9. Meal hours are fairly narrow and dinner is early compared to Europe. Since office workers eat between 12-1, it's best to get a seat before 11:45. Most restaurants will not take orders after 9. In ryokan, give yourself time to take a liesurely bath before dinner, which is served at the latest around 7. Shower, scrub, and rinse thoroughly before getting into the communal bath, and don't forget to bring your towel. Tie the yukata with the left side on top. (Right side up is for corpses.) There is a lot of tradition but very little privacy in the Japanese-style ryokan, with the maid coming in and out of the room to serve tea, dinner, make the beds, etc. They will wake you bright and early, sometimes with rousing recorded music. Try a traditional Japanese breakfast, which is not too different from lunch, but you can often request a Western-style breakfast in advance if you can't face the idea of fish for breakfast. The fried egg will be cooked firm and served cold. Or try an onsen-tamago, a kind of coddled egg. Do not bring a lot of heavy luggage when traveling on a rail pass. There are a lot of stairs and very little accomodation for big suitcases. Make sure you can carry it all yourself, or learn to use the takyubin delivery service. Having gone all the way to Japan, I don't believe this is the time to pinch pennies unless you absolutely have to. Food is part of the territory to discover. However, some amazing dishes are really cheap: yakitori, okonomiyaki, ramen, etc. Many of the best restaurants are specialists in a single dish (tempura, unagi, soba...) You decide what you feel like eating and then go find a restaurant that serves it. Don't expect a wide variety of menu items in such places. I am writing an article about trying to penetrate high-end cuisine, which often does not come with plastic food or published menus. This is not easy, even with advanced language ability. A well-padded wallet is necessary, of course. Another thing: Carry cash. Tons of it. This is safe. The post office has started to have cash machines that take international ATM cards, but ATMs for foreigners are still scarce. Try to bring yen rather than exchange it in Japan, since Japanese banks take forever to do a simple transaction.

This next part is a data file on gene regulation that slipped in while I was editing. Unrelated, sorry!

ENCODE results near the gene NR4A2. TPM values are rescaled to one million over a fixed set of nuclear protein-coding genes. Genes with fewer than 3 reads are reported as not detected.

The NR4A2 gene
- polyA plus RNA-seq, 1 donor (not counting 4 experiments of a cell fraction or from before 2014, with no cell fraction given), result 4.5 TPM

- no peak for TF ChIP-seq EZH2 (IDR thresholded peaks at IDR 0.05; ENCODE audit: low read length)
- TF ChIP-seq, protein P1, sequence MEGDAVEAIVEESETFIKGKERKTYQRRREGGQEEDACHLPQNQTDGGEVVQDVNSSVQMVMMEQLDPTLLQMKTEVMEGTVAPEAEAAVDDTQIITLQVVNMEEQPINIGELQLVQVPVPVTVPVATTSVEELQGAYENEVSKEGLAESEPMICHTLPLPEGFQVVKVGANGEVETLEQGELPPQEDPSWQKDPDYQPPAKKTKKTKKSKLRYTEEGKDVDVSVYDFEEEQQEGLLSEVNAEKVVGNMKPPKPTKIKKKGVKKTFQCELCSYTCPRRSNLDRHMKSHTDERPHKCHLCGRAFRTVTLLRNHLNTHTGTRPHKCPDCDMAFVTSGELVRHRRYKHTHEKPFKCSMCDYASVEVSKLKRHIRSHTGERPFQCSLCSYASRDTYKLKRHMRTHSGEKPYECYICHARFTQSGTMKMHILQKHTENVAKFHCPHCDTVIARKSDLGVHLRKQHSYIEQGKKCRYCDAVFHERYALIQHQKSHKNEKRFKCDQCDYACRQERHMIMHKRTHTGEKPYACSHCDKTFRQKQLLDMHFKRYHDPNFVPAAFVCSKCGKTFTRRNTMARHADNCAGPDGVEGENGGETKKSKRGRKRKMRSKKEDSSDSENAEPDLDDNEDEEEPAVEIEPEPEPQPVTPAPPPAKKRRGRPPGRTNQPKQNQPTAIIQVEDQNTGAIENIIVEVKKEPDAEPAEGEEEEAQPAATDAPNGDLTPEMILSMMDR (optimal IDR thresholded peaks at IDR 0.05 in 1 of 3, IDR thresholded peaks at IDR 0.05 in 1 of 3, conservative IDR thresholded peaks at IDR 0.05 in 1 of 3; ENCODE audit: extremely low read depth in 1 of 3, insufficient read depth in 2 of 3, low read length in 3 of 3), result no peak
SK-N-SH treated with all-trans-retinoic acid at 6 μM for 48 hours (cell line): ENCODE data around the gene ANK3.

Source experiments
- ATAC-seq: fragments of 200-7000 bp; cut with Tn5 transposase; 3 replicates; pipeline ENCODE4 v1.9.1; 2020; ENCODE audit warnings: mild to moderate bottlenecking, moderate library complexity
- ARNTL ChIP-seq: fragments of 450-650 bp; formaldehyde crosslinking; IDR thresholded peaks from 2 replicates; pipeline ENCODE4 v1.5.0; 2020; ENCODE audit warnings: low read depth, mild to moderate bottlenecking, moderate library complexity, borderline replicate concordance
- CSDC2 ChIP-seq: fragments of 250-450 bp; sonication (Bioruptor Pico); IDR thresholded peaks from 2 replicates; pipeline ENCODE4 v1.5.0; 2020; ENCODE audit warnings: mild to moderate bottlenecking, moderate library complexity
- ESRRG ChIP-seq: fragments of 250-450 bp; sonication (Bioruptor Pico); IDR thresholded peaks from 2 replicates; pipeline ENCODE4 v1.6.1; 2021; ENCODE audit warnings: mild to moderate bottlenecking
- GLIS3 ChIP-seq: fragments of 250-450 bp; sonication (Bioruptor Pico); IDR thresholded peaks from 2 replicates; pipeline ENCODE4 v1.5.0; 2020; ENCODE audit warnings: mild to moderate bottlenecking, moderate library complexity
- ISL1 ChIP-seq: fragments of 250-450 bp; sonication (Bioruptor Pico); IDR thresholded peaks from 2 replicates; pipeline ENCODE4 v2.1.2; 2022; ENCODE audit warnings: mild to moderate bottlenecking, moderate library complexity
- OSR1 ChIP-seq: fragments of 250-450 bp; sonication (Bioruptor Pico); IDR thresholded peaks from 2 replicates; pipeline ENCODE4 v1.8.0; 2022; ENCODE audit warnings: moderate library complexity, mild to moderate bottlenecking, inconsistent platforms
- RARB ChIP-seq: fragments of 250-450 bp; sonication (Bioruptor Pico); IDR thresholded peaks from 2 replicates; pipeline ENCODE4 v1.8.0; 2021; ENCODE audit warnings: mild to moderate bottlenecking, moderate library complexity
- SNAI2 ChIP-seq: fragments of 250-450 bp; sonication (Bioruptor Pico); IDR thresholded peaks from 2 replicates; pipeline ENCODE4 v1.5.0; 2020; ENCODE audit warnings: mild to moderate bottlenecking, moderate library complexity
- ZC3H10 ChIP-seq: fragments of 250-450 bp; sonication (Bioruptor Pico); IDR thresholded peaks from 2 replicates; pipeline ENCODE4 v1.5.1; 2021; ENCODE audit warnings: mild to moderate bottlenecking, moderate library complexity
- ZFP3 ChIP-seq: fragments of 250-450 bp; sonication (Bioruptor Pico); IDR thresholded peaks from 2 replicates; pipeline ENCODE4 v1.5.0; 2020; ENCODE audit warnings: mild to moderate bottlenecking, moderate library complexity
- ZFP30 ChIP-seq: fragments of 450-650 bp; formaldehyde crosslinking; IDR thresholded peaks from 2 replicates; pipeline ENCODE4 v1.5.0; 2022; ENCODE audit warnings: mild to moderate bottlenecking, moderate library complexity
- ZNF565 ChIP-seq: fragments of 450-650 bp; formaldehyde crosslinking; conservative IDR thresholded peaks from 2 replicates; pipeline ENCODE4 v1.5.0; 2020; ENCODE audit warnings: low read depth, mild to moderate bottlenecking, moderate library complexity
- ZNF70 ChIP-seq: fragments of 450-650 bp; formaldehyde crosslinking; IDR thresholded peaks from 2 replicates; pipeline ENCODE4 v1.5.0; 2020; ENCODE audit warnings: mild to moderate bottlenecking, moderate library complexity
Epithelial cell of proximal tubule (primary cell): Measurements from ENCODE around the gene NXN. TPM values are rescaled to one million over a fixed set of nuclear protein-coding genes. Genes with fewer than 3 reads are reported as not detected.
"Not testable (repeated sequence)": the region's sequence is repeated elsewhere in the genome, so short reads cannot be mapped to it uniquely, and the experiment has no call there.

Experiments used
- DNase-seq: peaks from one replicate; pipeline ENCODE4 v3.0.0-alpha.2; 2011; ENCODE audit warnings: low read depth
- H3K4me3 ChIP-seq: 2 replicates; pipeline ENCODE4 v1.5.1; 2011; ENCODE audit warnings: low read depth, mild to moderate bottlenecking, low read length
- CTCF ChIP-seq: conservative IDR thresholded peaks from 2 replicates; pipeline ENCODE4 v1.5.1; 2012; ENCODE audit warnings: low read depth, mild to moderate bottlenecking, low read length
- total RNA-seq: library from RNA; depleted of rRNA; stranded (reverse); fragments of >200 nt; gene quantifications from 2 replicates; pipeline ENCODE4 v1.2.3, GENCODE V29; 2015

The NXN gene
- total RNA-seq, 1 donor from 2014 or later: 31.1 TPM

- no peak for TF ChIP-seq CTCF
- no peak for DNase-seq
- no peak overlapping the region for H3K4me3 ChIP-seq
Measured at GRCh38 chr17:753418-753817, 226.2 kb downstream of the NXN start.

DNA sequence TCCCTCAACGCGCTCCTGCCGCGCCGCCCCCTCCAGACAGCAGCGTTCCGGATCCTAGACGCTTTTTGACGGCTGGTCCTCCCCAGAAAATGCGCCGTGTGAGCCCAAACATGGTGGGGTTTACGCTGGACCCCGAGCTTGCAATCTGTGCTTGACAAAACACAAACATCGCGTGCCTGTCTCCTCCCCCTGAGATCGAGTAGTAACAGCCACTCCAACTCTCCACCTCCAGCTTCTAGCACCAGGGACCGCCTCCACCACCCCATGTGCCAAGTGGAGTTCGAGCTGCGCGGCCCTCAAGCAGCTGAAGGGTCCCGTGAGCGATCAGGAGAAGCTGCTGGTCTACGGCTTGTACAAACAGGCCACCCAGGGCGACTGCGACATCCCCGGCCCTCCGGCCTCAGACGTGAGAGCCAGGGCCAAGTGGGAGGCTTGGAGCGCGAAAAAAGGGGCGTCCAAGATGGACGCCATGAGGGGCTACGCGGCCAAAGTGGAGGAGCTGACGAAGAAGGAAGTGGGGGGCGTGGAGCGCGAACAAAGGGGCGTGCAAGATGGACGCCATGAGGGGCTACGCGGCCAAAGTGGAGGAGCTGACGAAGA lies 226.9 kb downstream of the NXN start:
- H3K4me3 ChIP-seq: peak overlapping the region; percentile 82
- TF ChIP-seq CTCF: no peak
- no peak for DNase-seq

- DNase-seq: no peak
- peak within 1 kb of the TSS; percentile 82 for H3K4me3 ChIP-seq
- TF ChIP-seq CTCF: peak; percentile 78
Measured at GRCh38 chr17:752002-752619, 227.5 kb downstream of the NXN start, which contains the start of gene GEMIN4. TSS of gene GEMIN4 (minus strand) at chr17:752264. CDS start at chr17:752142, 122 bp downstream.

10. We just had our first Hiroshima-style okonomiyaki. Mitchan was closed the day we visited, so we took our taxi driver's recommendation of Henkutsuya, across the alley from Okonomimura. (A note here: I have never seen such aggressive shilling in Japan.) We squeezed in at the counter and ordered one Special Deluxe with soba and one without noodles but with pork, egg, and squid. We found that the one with noodles was much better balanced, even if it was heavier. We ate it right off the teppan with little spatulas. I noticed most people attacked only half at a time, but some cut it into pie wedges and others into little squares. I found squares easier. The sauce was outstanding. Hiroshima-style seems to take a little more skill to construct than the way I make it. (My house version: a thin, crisp crepe with lacy edges, which I fill only on one side with ginger, green onion, chikuwa, scallops, shrimp, squid, shredded cabbage, and bonito flakes. I drizzle a little more batter over the pile and then flip it over, using 2 spatulas to press the pancake as flat as possible. Bulldog tonkatsu sauce is always in our house for these moments.) I saw one grill man in Okonomimura expertly make thin egg crepes the exact size of the noodle and filling rounds, all cooked separately. He then stacked them together and proceeded to press the edges together in a perfectly sealed seam. I'd love to get those little half-moon-shaped individual spatulas. Also available from hotels and tourist info in Hiroshima: an Okonomiyaki Map.
  11. Given that the total length of Japan is 3500 km (2173.91 miles) and the area somewhat smaller than California, it doesn't seem so unusual that a lettuce traveled from one end of the country to another. Heck, in my grocery store in Finland, practically everything travels a long way to get here, particularly in winter. What about Charantais melons, Vidalia onions or Florida oranges? This is more a sign of the state of global agribusiness than uniquely Japanese finickiness. That said, the Japanese have succeeded in getting products shipped long distances in far better condition than we are seeing in America and even Europe. Japanese produce is still grown to maximize flavor as well as visual perfection. American produce is grown to ship well and look good on the supermarket shelves, but most of it has no taste at all. European produce is better, but they are showing disturbing signs of American-style mass agriculture. When I lived in Paris, almost everyone shopped at Monoprix or similar for produce. Street markets like Poncelet and Rue Cler were becoming tourist attractions, with a large amount of imported produce being sold in a Disney-esque farmers' market atmosphere. The only holdouts are the weekly roving biomarches. I don't like waste, but being finicky keeps standards high for the merchants. Nobody should accept styrofoam tomatoes or plastic peaches, no matter where we live. Why do we keep buying them? I also like seeing where the produce comes from. I notice local Finnish tomatoes are always more expensive than the imports despite the lower transport costs and the fact that summer here lasts only 3 weeks. In the end, it's all about marketing and market forces. As for the doggie bag problem, my aunt in Yokohama has started tucking a plastic ziplock baggie into her purse to sneak uneaten food home. It's horribly bad-mannered, but she's getting more free-spirited with age.